Page 2 - Physical Look - Outside
Like most cases on the market today, the SilverStone Redline RL05 has similar design features with the rectangular exterior look. However, I would say the sharp red accent gives it more visual flare, and at the bottom of the front it slopes slightly inward to make it look less ubiquitous. I really like the look of the red stripes down the front grille. The entire front is a mesh panel, allowing two big 140mm fans to bring in fresh cool air for the interior. Fortunately, it also has dust filters so your case will not be a stationary vacuum cleaner, but they are a bit flimsy. Other grilles found around the case are on the top and bottom, each with their own dust filters similar to the one found at the front. Overall, thanks to the steel body, the case itself feels solid.
The specific dimensions of the SilverStone Redline RL05 are 210 mm in width, 465 mm in height, and 450 mm in depth. The dimensions are pretty standard for an ATX mid-tower; no real surprises here.
The front panel connectors are all found on the front, without something like the power button found on top like some cases. The reset and power buttons are located on the left of the front panel, but they are not very responsive, and sometimes I am even unsure if I pressed them or not. Only when the computer is starting up or resetting alerts me to the fact they were actuated. Directly across from the power and reset buttons are the two USB 3.0 ports and 3.5 mm audio jacks. Something we are seeing more and more on cases today are USB Type-C connectors, which the one found on the Redline in a rather strange position above the 5.25" drive bay. In my personal opinion, it looks out of place. Lastly, there is, of course, the 5.25 inch drive bay in question, with a mesh cover if you do not use it, which I think is the situation for a lot of people in 2016.
The SilverStone Redline RL05 is a budget case, but is also aimed at enthusiasts. As a budget case, there are some cost saving measures. While the steel construction is sturdy, the dust filters are fairly flimsy, and there has been quite a bit of dust built up inside my PC in the last little while. However, my computer is in a carpeted room a bit above ground. The front can fit a 280 mm or 240 mm radiator, and even has some room for an 80 mm fan for extra air intake for the bottom compartment. The top has room for either a 120 mm or 140 mm fan. With my ATX motherboard installed, there was no room for a full sized fan, but a lower profile unit should be able to fit nicely.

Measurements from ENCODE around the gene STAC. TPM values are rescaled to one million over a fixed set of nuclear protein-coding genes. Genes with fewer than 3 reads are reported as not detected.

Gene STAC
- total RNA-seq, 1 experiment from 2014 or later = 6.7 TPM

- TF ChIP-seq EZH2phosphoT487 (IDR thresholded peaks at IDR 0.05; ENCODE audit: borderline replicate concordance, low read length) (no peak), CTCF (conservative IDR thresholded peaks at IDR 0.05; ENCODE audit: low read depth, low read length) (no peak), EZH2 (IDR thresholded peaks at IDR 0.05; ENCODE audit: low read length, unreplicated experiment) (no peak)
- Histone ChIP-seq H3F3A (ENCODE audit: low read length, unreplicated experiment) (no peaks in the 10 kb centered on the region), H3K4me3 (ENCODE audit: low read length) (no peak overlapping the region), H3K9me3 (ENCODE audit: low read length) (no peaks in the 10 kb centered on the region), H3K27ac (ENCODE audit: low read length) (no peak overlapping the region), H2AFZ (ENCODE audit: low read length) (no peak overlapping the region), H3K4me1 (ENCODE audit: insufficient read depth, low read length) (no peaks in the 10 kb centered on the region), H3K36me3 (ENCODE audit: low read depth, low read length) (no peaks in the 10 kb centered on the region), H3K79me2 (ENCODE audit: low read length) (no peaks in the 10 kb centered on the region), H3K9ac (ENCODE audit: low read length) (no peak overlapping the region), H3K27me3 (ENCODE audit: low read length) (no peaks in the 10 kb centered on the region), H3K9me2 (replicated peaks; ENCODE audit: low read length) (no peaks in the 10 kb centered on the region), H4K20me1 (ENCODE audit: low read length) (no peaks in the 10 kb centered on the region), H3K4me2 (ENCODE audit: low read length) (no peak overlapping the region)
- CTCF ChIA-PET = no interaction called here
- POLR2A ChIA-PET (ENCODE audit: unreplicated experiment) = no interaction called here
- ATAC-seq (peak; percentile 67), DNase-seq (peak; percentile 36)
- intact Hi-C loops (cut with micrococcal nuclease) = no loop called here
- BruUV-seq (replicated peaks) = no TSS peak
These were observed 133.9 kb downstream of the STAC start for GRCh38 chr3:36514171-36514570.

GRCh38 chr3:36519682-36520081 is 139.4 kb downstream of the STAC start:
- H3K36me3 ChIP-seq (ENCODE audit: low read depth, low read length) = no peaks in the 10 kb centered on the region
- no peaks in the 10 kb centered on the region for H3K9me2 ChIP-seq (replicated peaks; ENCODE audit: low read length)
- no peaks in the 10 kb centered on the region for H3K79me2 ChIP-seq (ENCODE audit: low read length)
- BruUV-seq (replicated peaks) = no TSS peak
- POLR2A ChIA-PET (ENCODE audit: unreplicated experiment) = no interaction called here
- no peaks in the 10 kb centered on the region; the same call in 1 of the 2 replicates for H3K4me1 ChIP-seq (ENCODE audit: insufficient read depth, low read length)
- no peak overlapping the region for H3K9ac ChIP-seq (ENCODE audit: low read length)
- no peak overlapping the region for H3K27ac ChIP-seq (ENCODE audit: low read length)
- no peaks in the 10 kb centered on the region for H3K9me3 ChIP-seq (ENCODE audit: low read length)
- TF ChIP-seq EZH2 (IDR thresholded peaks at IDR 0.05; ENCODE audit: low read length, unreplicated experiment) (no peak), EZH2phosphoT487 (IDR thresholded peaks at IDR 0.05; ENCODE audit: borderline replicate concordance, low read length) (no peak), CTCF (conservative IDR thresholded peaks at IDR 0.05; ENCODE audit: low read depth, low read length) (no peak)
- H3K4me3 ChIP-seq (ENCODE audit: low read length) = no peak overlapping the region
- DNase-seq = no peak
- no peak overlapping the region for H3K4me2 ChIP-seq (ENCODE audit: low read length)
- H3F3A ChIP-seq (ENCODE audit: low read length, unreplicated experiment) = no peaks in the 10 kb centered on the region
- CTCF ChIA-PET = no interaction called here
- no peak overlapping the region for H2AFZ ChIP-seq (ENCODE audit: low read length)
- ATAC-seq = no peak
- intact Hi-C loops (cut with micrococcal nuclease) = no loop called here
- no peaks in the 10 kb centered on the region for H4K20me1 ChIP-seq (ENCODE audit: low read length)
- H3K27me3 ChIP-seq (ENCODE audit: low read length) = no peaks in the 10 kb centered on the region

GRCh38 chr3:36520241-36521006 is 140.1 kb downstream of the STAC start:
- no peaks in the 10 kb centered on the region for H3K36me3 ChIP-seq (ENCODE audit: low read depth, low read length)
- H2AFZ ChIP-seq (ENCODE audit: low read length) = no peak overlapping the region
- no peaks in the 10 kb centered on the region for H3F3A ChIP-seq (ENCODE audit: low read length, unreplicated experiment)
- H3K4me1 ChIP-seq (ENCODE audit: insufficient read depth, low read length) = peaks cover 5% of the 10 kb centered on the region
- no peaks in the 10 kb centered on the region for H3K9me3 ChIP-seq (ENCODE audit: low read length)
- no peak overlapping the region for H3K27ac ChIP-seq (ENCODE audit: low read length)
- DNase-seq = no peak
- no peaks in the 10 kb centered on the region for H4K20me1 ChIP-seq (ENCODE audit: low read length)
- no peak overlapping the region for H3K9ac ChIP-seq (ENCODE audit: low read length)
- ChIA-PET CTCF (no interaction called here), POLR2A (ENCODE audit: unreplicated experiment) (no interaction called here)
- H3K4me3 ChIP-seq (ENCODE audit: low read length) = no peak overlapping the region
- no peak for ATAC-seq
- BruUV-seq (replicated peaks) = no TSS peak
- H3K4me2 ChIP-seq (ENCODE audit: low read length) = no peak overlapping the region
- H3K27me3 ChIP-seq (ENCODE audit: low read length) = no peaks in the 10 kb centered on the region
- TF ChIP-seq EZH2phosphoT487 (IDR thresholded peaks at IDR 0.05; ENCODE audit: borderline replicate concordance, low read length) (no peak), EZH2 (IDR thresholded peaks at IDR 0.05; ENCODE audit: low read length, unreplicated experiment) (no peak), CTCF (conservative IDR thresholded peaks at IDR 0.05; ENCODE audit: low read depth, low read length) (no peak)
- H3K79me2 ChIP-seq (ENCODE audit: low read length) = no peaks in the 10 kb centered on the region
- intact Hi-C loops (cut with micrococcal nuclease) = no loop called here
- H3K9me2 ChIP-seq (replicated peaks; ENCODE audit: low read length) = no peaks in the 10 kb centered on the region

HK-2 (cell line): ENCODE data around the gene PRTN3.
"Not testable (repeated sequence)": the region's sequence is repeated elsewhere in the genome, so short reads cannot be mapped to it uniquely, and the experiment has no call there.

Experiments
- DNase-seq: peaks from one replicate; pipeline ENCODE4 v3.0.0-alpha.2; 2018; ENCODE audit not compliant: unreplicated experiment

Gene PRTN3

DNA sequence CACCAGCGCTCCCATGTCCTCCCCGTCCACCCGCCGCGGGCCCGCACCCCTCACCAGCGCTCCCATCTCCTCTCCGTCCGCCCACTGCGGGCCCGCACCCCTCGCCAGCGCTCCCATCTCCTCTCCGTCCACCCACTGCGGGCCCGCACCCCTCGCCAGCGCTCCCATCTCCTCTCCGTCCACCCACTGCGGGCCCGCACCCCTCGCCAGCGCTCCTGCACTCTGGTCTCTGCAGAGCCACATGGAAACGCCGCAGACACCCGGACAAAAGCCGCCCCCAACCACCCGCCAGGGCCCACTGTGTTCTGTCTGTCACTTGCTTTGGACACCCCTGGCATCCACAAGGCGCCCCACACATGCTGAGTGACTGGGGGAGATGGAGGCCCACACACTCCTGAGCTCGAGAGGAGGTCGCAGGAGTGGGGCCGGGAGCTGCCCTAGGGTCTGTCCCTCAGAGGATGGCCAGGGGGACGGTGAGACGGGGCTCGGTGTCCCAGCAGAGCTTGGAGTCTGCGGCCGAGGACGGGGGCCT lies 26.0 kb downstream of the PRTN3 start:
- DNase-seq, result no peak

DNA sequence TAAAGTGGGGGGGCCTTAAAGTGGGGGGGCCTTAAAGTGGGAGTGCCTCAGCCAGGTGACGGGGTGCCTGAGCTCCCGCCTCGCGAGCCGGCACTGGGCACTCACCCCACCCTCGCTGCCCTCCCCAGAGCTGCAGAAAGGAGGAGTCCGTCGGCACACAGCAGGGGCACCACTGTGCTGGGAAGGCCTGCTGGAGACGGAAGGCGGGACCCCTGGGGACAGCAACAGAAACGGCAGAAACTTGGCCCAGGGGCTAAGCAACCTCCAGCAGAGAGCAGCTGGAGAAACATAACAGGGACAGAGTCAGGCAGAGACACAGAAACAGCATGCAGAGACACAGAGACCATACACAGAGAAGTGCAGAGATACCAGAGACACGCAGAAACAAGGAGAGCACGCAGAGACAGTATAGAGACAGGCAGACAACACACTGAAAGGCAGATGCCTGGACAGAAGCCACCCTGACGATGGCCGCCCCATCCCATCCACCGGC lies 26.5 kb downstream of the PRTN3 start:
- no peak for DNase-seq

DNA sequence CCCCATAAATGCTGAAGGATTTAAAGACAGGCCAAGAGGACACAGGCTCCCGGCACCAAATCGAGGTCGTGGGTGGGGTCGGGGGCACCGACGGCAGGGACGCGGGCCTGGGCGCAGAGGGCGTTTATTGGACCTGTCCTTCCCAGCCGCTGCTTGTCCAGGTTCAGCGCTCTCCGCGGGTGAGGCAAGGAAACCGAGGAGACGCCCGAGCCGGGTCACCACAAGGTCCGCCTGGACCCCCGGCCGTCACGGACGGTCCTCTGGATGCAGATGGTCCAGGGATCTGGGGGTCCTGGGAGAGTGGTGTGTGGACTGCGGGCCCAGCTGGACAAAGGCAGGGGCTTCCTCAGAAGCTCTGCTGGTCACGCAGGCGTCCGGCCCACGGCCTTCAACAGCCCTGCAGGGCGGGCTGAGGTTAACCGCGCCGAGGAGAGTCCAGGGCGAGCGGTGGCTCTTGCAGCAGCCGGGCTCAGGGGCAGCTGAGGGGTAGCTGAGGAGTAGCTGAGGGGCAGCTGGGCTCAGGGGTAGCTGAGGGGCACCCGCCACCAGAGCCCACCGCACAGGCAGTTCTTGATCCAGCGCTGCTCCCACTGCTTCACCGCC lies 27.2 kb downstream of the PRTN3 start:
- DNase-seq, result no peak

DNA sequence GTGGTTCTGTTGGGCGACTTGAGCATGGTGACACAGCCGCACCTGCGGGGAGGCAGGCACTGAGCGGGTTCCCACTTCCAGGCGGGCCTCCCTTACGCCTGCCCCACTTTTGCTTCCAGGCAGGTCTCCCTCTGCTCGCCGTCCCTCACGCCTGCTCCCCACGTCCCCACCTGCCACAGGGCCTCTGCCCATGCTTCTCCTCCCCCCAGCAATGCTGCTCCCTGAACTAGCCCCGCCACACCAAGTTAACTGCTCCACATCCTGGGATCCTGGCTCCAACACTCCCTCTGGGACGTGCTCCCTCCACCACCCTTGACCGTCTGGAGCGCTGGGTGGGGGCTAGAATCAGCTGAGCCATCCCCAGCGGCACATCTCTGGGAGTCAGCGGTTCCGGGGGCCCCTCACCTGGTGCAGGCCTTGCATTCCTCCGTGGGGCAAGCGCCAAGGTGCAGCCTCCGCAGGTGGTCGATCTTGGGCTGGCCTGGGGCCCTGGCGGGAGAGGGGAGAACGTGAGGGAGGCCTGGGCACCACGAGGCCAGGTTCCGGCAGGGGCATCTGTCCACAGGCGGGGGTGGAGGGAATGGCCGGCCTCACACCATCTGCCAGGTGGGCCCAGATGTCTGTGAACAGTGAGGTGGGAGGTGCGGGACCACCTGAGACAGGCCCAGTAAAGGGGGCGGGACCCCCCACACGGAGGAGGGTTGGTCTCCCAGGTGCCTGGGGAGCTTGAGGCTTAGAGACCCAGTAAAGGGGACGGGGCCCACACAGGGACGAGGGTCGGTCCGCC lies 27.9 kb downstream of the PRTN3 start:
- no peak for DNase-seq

The back panel shares the same color as the rest of the case. With the Phanteks Eclipse P400 I reviewed back in February, I found a different color a nice contrast to the rest of the white exterior; however, with the Redline RL05, while I do not think an entire red panel would look good, some red accents would make it more aesthetically pleasing. The rear exhaust vent can house a 120 mm fan. The motherboard I/O cover had some trouble staying in properly, but I was able to force it in place with the motherboard installed. Also found on the back are seven expansion card slots. There is also a locking mechanism in place for these. Most of the back panel has some mesh, which could allow some dust getting in, but with a positive pressure air setup, this should not be a problem if your computer is turned on and running.
At the bottom of the case are four rounded rubber feet, which gives the SilverStone Redline RL05 quite a bit of breathing room. I still would not place it flat on a carpeted floor. As you can see in our photo above, there is not much else at the rest of the bottom panel except for the power supply intake. The same dust filter found at the top and front is also found on the bottom. Overall, the case is sturdy as aforementioned, and the steel exterior construction makes it feel quite solid. At this budget price, I am impressed.
1. Introduction, Packaging, Specifications
2. Physical Look - Outside
3. Physical Look - Inside
4. Installation and Conclusion